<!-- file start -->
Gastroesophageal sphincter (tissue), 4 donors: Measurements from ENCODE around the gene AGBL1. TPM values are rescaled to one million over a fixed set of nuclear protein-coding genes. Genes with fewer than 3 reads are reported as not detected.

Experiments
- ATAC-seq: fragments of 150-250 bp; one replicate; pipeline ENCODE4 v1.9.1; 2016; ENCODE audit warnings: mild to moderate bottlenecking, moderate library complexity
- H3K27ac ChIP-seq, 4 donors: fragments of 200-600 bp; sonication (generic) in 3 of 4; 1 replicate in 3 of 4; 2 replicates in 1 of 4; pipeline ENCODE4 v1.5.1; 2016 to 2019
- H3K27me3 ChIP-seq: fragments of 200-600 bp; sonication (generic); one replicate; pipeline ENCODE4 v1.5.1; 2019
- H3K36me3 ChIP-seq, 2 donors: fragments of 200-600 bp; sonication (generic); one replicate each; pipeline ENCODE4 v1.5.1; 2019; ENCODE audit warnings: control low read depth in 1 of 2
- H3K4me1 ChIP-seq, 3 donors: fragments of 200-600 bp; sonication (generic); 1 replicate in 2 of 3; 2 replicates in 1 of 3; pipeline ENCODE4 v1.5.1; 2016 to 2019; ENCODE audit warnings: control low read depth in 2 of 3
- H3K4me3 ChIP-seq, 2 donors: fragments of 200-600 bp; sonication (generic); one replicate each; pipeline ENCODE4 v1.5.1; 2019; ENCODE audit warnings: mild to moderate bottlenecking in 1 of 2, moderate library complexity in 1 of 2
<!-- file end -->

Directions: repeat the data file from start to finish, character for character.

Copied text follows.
Gastroesophageal sphincter (tissue), 4 donors: Measurements from ENCODE around the gene AGBL1. TPM values are rescaled to one million over a fixed set of nuclear protein-coding genes. Genes with fewer than 3 reads are reported as not detected.

Experiments
- ATAC-seq: fragments of 150-250 bp; one replicate; pipeline ENCODE4 v1.9.1; 2016; ENCODE audit warnings: mild to moderate bottlenecking, moderate library complexity
- H3K27ac ChIP-seq, 4 donors: fragments of 200-600 bp; sonication (generic) in 3 of 4; 1 replicate in 3 of 4; 2 replicates in 1 of 4; pipeline ENCODE4 v1.5.1; 2016 to 2019
- H3K27me3 ChIP-seq: fragments of 200-600 bp; sonication (generic); one replicate; pipeline ENCODE4 v1.5.1; 2019
- H3K36me3 ChIP-seq, 2 donors: fragments of 200-600 bp; sonication (generic); one replicate each; pipeline ENCODE4 v1.5.1; 2019; ENCODE audit warnings: control low read depth in 1 of 2
- H3K4me1 ChIP-seq, 3 donors: fragments of 200-600 bp; sonication (generic); 1 replicate in 2 of 3; 2 replicates in 1 of 3; pipeline ENCODE4 v1.5.1; 2016 to 2019; ENCODE audit warnings: control low read depth in 2 of 3
- H3K4me3 ChIP-seq, 2 donors: fragments of 200-600 bp; sonication (generic); one replicate each; pipeline ENCODE4 v1.5.1; 2019; ENCODE audit warnings: mild to moderate bottlenecking in 1 of 2, moderate library complexity in 1 of 2